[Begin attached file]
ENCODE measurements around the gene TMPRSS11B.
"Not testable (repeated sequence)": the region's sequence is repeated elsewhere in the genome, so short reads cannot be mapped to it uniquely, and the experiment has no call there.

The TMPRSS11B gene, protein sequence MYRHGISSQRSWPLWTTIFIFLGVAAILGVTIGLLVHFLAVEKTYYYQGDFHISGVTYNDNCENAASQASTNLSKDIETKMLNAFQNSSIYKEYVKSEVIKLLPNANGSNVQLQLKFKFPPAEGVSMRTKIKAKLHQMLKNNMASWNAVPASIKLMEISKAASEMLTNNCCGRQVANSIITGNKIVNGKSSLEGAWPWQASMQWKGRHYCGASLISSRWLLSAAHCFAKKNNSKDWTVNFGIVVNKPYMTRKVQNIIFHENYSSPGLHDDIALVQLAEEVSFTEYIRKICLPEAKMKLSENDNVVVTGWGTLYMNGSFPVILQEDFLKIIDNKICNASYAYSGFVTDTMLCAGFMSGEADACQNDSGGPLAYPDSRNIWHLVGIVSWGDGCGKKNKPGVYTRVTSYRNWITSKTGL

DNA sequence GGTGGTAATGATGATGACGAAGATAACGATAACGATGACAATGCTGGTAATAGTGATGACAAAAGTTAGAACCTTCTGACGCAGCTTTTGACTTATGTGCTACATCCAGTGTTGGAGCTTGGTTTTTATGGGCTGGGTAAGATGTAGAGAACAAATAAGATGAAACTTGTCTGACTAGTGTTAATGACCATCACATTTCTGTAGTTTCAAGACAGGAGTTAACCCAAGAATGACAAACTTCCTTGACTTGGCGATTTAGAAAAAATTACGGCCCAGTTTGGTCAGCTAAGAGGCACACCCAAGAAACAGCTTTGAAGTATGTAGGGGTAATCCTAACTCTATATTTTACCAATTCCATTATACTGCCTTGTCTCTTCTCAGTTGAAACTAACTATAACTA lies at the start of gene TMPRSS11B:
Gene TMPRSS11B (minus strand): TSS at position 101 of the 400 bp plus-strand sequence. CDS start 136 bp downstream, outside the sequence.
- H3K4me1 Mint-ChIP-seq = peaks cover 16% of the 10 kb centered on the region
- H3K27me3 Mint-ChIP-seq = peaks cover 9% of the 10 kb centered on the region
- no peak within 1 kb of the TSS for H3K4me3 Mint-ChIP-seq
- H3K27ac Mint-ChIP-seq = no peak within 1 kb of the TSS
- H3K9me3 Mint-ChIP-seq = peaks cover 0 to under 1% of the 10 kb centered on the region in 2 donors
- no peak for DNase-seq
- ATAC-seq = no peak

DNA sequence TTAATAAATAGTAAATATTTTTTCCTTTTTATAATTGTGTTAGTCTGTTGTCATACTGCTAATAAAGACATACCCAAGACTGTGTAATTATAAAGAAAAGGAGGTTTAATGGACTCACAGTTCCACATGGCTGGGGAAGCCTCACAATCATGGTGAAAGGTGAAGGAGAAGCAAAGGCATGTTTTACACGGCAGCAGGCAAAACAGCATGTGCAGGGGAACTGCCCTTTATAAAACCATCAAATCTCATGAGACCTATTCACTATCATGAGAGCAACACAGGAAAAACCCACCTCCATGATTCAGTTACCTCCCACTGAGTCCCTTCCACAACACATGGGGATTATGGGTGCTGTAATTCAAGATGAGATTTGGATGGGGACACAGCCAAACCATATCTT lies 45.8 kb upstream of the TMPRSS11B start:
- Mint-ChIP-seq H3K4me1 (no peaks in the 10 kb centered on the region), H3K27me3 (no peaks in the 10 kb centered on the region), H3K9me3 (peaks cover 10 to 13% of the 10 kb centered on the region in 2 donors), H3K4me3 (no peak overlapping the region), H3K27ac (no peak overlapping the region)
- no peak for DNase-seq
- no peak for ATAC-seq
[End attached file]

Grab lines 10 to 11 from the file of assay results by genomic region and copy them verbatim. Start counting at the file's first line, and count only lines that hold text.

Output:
- H3K9me3 Mint-ChIP-seq = peaks cover 0 to under 1% of the 10 kb centered on the region in 2 donors
- no peak for DNase-seq